Pacific Science Volume 32, Number 1, 1978

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Pacific Science is a quarterly publication devoted to the biological and physical sciences of the Pacific Region.


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    Abstracts of Papers - Pacific Science
    (University of Hawaii Press, 1978-01)
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    Vegetation of the Montane Region of Savai'i, Western Samoa
    (University of Hawaii Press, 1978-01) Whistler, W Arthur
    The natural vegetation of the volcanic region of Savai'i, Western Samoa, as surveyed on an expedition in 1975, is described. The natural vegetation of the highlands consists of cloud forest and smaller amounts of lavaflow scrub, scrub and herbaceous vegetation of cinder and ash deposits, and montane meadows. All but the latter were sampled for species composition and relative dominance of species. An annotated checklist of all flowering plant species collected or recorded on the expedition is included.
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    Consumption and Growth Rates of Chaetognaths and Copepods in Subtropical Oceanic Waters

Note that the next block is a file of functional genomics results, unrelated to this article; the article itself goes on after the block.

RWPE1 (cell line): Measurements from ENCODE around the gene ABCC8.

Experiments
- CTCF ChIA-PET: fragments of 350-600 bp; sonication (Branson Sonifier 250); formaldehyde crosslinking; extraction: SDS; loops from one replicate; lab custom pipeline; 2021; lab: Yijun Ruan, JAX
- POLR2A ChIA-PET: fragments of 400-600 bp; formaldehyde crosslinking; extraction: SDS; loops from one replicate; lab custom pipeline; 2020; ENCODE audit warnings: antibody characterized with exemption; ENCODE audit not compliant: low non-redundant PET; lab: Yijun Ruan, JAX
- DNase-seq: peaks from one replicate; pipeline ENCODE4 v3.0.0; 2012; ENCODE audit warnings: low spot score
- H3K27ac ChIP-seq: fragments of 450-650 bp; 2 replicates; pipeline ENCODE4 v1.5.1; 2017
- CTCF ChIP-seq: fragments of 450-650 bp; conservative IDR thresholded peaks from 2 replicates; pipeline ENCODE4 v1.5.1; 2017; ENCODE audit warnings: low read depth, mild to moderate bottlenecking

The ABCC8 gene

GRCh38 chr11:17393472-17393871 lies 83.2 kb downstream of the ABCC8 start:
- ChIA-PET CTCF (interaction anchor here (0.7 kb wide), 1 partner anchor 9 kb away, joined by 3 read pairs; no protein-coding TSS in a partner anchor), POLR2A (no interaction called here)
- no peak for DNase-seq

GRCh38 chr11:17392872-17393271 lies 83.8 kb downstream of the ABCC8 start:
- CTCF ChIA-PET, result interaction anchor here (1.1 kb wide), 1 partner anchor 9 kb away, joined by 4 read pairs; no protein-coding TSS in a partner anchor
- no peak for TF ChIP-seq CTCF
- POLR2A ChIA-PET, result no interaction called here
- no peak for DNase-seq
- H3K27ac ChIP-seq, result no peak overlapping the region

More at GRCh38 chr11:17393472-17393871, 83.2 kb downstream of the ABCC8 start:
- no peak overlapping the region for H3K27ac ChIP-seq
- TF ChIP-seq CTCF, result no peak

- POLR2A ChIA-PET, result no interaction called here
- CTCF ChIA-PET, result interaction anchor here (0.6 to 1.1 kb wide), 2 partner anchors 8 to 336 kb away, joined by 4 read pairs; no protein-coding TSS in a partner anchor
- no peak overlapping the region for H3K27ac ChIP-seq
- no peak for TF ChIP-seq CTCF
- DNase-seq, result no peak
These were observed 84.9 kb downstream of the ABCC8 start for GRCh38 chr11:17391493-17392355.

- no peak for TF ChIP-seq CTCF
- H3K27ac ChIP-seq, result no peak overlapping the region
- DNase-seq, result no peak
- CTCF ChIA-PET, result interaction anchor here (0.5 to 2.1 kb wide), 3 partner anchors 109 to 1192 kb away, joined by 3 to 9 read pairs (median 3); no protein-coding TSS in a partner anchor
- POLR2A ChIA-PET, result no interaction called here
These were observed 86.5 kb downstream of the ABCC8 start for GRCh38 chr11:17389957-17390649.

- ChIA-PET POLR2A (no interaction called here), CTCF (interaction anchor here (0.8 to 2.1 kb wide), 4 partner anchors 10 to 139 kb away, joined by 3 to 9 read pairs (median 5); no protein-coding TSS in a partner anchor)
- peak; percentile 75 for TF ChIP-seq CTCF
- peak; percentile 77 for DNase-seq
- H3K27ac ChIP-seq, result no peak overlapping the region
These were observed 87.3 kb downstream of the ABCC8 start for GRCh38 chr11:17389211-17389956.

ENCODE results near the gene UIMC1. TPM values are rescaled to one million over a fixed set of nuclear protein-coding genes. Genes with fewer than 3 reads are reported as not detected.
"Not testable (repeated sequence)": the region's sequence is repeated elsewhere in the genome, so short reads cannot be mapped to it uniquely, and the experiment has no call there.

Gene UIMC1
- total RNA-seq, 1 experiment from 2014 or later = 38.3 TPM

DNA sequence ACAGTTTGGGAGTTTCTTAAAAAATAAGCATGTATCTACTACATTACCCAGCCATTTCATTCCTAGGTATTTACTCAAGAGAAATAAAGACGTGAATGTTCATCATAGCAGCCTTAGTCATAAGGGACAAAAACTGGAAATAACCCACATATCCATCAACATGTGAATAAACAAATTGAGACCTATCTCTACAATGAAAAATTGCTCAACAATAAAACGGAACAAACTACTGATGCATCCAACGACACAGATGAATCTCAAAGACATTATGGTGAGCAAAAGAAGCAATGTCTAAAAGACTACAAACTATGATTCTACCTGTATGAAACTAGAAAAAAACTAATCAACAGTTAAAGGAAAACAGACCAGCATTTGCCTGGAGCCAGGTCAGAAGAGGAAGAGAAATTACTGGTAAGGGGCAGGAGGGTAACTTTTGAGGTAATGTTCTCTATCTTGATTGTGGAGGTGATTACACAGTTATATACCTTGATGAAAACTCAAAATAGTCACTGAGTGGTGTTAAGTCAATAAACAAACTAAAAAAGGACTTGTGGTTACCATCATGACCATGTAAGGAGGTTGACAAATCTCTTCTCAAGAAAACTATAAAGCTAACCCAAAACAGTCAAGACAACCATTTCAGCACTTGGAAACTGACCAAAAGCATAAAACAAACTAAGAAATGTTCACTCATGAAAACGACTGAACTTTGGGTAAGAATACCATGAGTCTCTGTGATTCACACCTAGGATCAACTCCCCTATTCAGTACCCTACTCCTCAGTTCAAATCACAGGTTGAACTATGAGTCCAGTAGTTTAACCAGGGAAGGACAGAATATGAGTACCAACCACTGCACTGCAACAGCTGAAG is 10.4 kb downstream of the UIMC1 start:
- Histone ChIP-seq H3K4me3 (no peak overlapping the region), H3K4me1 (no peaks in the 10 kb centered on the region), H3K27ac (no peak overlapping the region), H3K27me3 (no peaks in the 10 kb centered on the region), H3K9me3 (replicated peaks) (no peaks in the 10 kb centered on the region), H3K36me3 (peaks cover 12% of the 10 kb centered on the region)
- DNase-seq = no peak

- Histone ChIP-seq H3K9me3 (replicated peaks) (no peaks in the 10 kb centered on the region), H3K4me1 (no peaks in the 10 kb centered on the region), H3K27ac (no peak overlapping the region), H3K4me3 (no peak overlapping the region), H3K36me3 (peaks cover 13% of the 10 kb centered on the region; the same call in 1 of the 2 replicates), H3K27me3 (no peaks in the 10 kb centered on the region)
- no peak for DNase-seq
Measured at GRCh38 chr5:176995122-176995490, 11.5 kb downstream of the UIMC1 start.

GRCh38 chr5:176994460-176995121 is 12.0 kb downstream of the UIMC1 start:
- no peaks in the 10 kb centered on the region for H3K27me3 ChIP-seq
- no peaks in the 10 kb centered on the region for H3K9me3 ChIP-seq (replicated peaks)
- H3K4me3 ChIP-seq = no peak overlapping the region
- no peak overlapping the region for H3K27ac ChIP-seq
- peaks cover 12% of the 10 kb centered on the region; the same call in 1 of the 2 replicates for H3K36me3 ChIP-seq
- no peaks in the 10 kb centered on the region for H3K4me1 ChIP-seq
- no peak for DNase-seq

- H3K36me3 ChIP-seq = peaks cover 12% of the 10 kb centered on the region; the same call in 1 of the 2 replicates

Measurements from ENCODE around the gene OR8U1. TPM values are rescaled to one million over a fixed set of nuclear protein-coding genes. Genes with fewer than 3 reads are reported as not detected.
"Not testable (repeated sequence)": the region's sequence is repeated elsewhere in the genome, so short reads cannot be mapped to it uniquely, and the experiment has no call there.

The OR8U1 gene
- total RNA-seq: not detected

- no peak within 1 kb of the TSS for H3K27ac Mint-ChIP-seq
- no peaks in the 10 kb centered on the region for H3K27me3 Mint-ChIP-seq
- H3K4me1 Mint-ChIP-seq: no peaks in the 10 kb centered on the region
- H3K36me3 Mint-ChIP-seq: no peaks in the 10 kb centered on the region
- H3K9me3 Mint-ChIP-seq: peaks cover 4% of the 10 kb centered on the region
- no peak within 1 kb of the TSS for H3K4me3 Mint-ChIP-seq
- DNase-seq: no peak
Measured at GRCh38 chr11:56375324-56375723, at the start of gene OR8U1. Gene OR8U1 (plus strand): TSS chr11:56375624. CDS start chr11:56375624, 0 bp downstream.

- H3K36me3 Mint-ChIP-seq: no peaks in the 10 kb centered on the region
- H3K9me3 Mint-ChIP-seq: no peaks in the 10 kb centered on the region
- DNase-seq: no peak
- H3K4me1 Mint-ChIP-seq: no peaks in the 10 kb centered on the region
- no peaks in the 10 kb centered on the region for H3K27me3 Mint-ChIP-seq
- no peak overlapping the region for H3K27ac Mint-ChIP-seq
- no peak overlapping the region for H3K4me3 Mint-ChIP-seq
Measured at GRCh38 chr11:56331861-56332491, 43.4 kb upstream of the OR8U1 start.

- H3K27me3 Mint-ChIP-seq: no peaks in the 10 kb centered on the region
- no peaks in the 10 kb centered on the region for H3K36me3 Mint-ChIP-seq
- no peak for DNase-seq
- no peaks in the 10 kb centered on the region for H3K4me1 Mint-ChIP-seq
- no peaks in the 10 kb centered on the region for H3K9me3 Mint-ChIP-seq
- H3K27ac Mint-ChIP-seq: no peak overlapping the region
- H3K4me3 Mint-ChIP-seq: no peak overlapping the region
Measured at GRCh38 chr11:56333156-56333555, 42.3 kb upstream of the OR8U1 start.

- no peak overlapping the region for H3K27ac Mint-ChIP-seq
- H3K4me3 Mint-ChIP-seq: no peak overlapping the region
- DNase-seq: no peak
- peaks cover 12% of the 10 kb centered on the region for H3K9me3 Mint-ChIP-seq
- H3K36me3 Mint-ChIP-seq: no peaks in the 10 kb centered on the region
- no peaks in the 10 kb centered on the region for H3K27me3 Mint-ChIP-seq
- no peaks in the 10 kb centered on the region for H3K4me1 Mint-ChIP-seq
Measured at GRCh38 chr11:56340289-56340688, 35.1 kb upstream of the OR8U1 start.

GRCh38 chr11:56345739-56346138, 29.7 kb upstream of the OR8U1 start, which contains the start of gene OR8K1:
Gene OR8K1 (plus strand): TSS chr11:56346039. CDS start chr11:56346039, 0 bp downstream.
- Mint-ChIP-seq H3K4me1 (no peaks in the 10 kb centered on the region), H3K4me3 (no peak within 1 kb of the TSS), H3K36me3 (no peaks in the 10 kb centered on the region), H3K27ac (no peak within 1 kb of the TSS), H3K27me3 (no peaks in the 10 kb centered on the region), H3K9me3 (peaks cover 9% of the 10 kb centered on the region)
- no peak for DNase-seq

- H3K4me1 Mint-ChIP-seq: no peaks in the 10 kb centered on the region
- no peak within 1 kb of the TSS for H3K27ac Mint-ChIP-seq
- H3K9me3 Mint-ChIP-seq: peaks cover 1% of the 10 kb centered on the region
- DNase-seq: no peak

(University of Hawaii Press, 1978-01) Newbury, T.K.
    The natural rates of food consumption and growth were calculated for the chaetognath Pterosagitta draco and the copepod Scolecithrix danae in the Pacific Ocean near Hawaii. The chaetognath's consumption rate was calculated using the observed frequency of food items in the stomachs of large specimens from summer samples and the digestion times from previous publications. The natural consumption rate averaged only one copepod per 24 hr, or about 2 percent of the chaetognath's nitrogen weight per 24 hr. The growth rates of both P. draco and S. danae were calculated with the temporal patterns of variations in the size compositions of the spring populations. The natural growth rates averaged only 2 and 4 percent of the body nitrogen per 24 hr for, respectively, small P. draco and the copepodids of S. danae. These natural rates were low in comparison with published laboratory measurements of radiocarbon accumulation, nitrogen excretion, and oxygen respiration of subtropical oceanic zooplankton.